ず pronunciation help (solved)


#1

Ok I don’t know where to post this so this’ll just be a quick little thread.

Do you hear the pronunciation of ず as “zu” and sometimes “tzu/dzu”? My poor western ears keep hearing different versions.

水・みず - sounds to me like mizu
地図・ちず - sounds to me like chidzu

Just wondering if it’s a dialect/they’re the same/doesn’t matter/different depending on vocab thing.


#2

The romanization of dzu and zu is just to show when it’s づ vs ず isn’t it? As far as I’m aware, there is no phonetic difference.

In any case, ず is ず. There aren’t different ones.


#3

I think he’s saying that sometimes he hears ず and づ as the same sound.


#4

As I was saying… he should. They aren’t different. Just double checked with my girlfriend, even though I was pretty sure already.


#5

Yeah exactly, but for some reason I keep hearing different ず’s. Do you hear any difference personally between the ず in the examples I gave? Thanks btw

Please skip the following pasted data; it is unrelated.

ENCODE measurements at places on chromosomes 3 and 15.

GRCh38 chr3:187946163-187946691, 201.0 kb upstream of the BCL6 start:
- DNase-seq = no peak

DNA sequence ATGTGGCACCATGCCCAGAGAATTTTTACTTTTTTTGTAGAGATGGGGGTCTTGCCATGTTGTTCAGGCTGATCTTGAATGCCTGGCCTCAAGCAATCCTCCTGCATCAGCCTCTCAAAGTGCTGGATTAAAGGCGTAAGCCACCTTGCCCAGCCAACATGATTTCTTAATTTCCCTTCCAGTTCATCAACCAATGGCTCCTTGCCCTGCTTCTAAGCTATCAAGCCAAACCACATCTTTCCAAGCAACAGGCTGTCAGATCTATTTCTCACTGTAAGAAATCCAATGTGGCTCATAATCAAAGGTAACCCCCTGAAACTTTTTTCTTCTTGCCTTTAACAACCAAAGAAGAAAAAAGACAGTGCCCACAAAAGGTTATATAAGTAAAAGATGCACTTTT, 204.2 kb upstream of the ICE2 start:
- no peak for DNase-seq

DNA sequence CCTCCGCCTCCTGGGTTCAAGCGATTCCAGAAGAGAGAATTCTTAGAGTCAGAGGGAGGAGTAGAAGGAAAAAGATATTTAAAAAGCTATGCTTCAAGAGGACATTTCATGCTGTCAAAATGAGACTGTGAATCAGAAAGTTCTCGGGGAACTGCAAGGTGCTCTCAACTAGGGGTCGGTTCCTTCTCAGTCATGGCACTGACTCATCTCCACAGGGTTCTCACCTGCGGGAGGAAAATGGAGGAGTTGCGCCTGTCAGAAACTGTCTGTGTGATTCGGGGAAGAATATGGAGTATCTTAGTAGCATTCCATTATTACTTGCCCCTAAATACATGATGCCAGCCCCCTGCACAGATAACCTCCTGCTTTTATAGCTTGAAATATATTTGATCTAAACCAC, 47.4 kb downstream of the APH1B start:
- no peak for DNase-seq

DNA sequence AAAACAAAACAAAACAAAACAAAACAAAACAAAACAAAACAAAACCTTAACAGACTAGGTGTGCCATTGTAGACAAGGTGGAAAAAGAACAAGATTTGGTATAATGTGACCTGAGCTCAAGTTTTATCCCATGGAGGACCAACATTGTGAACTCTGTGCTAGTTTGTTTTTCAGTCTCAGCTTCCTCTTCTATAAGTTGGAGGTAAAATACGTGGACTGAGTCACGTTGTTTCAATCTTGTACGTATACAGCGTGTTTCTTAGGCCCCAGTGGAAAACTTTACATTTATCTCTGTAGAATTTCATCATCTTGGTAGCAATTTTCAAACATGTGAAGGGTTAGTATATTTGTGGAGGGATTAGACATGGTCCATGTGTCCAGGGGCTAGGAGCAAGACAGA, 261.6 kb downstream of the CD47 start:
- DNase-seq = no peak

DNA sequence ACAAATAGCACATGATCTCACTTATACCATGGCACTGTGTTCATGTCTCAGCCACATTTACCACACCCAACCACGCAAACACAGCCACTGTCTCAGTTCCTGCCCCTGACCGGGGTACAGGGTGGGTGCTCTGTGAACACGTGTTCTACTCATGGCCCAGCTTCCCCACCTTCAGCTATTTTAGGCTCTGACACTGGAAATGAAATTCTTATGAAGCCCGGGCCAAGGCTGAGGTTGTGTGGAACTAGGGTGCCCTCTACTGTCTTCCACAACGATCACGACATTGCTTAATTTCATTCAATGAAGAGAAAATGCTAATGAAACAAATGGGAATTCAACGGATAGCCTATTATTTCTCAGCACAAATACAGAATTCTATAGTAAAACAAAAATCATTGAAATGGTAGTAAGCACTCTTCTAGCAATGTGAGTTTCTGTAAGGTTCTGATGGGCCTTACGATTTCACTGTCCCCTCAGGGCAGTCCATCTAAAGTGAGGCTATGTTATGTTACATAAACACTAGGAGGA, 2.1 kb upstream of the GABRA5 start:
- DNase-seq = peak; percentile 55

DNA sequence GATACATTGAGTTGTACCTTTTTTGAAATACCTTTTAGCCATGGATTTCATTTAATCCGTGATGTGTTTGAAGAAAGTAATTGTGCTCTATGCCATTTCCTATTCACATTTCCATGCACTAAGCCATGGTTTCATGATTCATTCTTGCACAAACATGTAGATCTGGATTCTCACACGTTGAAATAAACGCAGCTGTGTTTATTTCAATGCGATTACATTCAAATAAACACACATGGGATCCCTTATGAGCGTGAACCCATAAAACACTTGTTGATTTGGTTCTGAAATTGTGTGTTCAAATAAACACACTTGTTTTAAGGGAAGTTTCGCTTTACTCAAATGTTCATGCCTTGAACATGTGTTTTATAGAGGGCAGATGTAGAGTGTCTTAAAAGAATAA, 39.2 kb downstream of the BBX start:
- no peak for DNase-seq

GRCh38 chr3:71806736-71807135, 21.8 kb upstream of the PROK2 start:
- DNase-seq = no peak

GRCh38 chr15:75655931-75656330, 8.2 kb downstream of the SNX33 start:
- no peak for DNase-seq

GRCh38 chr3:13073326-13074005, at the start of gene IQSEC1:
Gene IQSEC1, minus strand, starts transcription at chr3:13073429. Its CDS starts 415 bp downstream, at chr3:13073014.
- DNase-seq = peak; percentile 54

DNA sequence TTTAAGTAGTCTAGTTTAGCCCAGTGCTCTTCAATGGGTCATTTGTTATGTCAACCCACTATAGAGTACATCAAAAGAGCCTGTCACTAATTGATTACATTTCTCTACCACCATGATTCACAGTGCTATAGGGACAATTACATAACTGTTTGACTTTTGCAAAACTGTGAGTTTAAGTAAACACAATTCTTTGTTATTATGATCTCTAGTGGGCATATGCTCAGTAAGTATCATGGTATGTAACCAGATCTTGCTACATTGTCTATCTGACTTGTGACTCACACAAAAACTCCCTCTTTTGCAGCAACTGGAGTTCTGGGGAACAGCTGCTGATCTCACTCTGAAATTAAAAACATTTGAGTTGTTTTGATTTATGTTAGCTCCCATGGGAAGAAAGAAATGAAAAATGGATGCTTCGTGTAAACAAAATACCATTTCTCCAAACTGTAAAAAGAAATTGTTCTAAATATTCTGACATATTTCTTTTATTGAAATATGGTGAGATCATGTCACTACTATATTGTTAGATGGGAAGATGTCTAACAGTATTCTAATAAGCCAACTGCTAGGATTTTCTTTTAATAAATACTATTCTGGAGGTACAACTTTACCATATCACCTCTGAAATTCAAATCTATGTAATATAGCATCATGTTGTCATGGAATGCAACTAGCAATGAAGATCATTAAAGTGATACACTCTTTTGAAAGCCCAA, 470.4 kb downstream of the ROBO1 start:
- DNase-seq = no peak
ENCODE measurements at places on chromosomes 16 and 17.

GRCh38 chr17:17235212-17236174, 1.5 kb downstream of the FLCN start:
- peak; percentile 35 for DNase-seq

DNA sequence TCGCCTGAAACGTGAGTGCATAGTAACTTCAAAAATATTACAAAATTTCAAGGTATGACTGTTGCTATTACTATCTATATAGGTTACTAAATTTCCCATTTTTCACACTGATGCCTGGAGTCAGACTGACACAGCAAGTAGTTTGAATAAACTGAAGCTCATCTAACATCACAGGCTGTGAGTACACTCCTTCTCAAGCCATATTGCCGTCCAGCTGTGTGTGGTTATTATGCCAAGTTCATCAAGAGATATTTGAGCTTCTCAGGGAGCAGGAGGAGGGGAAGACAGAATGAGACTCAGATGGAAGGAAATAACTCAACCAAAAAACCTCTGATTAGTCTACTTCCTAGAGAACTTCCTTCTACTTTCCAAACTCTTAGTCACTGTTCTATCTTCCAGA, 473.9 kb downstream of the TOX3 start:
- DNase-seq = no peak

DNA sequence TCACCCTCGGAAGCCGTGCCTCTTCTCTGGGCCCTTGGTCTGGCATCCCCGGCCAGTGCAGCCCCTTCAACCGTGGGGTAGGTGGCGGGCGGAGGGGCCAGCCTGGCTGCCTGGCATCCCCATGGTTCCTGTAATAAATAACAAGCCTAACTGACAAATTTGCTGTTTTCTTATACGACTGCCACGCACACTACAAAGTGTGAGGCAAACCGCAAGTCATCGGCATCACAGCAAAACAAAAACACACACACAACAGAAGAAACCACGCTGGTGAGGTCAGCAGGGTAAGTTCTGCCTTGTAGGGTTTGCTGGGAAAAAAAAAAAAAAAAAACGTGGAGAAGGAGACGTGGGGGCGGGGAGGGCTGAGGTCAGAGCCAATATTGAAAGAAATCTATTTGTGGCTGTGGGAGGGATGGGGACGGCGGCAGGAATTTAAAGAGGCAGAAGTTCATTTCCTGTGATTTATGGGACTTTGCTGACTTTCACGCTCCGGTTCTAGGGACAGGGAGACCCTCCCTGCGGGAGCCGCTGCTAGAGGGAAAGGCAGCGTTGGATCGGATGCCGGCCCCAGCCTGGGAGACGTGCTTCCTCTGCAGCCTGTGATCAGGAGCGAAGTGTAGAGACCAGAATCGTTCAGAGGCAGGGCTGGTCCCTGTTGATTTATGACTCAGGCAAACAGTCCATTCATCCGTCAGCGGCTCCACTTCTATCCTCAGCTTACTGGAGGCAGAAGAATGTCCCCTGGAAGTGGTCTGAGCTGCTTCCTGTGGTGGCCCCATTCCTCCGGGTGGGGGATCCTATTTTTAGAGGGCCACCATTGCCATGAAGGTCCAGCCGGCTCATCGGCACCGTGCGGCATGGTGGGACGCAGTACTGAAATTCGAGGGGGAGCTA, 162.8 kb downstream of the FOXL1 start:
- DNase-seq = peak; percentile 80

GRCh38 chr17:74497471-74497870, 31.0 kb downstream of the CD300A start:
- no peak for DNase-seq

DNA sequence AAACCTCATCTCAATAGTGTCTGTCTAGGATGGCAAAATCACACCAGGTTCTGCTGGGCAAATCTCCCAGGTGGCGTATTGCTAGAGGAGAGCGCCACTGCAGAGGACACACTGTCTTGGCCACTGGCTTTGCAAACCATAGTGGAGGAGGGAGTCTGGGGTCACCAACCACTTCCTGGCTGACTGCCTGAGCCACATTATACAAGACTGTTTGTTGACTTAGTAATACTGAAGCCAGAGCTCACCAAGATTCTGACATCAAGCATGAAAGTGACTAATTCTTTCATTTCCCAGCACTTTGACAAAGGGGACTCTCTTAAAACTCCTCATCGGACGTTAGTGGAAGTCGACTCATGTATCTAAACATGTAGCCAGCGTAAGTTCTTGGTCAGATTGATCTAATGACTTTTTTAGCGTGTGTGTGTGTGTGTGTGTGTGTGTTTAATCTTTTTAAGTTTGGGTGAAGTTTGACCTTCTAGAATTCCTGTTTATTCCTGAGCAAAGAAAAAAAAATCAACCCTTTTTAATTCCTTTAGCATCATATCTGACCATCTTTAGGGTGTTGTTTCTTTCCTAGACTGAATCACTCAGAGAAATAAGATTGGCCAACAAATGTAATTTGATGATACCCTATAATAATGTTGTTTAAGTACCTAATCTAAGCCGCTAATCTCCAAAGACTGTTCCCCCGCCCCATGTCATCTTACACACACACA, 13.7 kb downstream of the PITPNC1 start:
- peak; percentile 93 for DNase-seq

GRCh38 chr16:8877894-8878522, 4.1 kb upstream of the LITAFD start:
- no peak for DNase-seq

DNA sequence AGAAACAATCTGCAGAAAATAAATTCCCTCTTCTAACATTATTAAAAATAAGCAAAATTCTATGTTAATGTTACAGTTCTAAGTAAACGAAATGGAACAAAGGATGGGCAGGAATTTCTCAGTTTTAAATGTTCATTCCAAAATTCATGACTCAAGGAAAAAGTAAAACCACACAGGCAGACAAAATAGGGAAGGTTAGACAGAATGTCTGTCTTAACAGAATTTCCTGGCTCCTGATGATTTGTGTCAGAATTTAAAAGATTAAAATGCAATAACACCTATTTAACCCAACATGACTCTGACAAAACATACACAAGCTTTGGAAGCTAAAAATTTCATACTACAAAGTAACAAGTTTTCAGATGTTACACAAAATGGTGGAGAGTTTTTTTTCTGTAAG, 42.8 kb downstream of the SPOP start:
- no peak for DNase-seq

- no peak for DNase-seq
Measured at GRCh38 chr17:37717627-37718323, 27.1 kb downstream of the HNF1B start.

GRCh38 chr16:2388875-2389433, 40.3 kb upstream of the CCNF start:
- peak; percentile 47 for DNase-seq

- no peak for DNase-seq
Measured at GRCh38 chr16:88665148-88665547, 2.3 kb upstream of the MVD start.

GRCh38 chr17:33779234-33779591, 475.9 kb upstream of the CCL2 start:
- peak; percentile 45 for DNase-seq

#6

I don’t hear a difference. I asked my girlfriend just now “is the ず in みず and the ず in ちず the same pronunciation?” and she said yes, as well as yes to づ being the same despite the different writing.


#7

Cool thanks! I want your girlfriend, only for language purposes though. I’m super gay


#8

I’ve always heard them as different. But now that I go back and listen to them, they’re not.:scream:

And yeah, it’s synthesized but google translate’s speaker agrees:
https://translate.google.com/#ja/en/づずづずずづづ


#9

On another thread we were talking about how HelloTalk is used both for language exchange and for hooking up.


#10

Haha isn’t there like a huge banner telling you to use it as a language learning chatting thingy and specificly NOT for hooking up? :wink:
Anyways I hate texting, so long distance relationship, no thanks


#11

IIRC doesn’t the sound depend on where it is in a word? I’m pretty sure we discussed this at some point.

ETA: Wikipedia (Japanese phonology) says:

Of the allophones of /z/, the affricate [d͡z] is most common, especially at the beginning of utterances and after /N/ (or /n/, depending on the analysis), while fricative [z] may occur between vowels. Both sounds, however, are in free variation.

Both sounds exist, but in most dialects they’re considered the same sound.


#12

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